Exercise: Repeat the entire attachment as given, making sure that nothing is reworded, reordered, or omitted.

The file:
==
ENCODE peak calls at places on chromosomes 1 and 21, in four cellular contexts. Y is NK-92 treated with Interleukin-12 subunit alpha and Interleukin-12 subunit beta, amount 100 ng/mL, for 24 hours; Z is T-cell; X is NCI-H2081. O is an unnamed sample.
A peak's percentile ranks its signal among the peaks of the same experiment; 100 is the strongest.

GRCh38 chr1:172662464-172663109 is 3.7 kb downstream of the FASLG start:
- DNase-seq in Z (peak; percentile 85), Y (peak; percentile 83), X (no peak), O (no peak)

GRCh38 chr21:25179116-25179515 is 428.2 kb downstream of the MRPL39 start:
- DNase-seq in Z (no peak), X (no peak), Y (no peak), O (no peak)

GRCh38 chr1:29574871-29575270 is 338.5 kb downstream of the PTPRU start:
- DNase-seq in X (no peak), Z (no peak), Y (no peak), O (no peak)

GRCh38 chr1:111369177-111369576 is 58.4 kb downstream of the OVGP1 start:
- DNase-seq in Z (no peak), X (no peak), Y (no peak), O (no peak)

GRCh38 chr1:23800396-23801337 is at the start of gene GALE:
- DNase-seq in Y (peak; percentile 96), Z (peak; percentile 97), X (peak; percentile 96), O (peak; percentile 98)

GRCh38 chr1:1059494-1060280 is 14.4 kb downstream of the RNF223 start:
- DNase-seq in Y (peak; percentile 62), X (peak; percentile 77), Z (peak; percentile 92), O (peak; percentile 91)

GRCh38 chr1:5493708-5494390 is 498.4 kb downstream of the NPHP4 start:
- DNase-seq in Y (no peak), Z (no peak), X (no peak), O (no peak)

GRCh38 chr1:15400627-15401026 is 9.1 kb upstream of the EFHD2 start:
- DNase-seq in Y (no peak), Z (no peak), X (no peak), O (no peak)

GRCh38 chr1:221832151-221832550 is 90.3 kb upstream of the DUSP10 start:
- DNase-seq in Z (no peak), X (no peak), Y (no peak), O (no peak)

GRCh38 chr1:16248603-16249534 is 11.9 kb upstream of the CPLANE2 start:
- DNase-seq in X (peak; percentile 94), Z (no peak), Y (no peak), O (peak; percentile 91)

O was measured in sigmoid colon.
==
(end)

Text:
ENCODE peak calls at places on chromosomes 1 and 21, in four cellular contexts. Y is NK-92 treated with Interleukin-12 subunit alpha and Interleukin-12 subunit beta, amount 100 ng/mL, for 24 hours; Z is T-cell; X is NCI-H2081. O is an unnamed sample.
A peak's percentile ranks its signal among the peaks of the same experiment; 100 is the strongest.

GRCh38 chr1:172662464-172663109 is 3.7 kb downstream of the FASLG start:
- DNase-seq in Z (peak; percentile 85), Y (peak; percentile 83), X (no peak), O (no peak)

GRCh38 chr21:25179116-25179515 is 428.2 kb downstream of the MRPL39 start:
- DNase-seq in Z (no peak), X (no peak), Y (no peak), O (no peak)

GRCh38 chr1:29574871-29575270 is 338.5 kb downstream of the PTPRU start:
- DNase-seq in X (no peak), Z (no peak), Y (no peak), O (no peak)

GRCh38 chr1:111369177-111369576 is 58.4 kb downstream of the OVGP1 start:
- DNase-seq in Z (no peak), X (no peak), Y (no peak), O (no peak)

GRCh38 chr1:23800396-23801337 is at the start of gene GALE:
- DNase-seq in Y (peak; percentile 96), Z (peak; percentile 97), X (peak; percentile 96), O (peak; percentile 98)

GRCh38 chr1:1059494-1060280 is 14.4 kb downstream of the RNF223 start:
- DNase-seq in Y (peak; percentile 62), X (peak; percentile 77), Z (peak; percentile 92), O (peak; percentile 91)

GRCh38 chr1:5493708-5494390 is 498.4 kb downstream of the NPHP4 start:
- DNase-seq in Y (no peak), Z (no peak), X (no peak), O (no peak)

GRCh38 chr1:15400627-15401026 is 9.1 kb upstream of the EFHD2 start:
- DNase-seq in Y (no peak), Z (no peak), X (no peak), O (no peak)

GRCh38 chr1:221832151-221832550 is 90.3 kb upstream of the DUSP10 start:
- DNase-seq in Z (no peak), X (no peak), Y (no peak), O (no peak)

GRCh38 chr1:16248603-16249534 is 11.9 kb upstream of the CPLANE2 start:
- DNase-seq in X (peak; percentile 94), Z (no peak), Y (no peak), O (peak; percentile 91)

O was measured in sigmoid colon.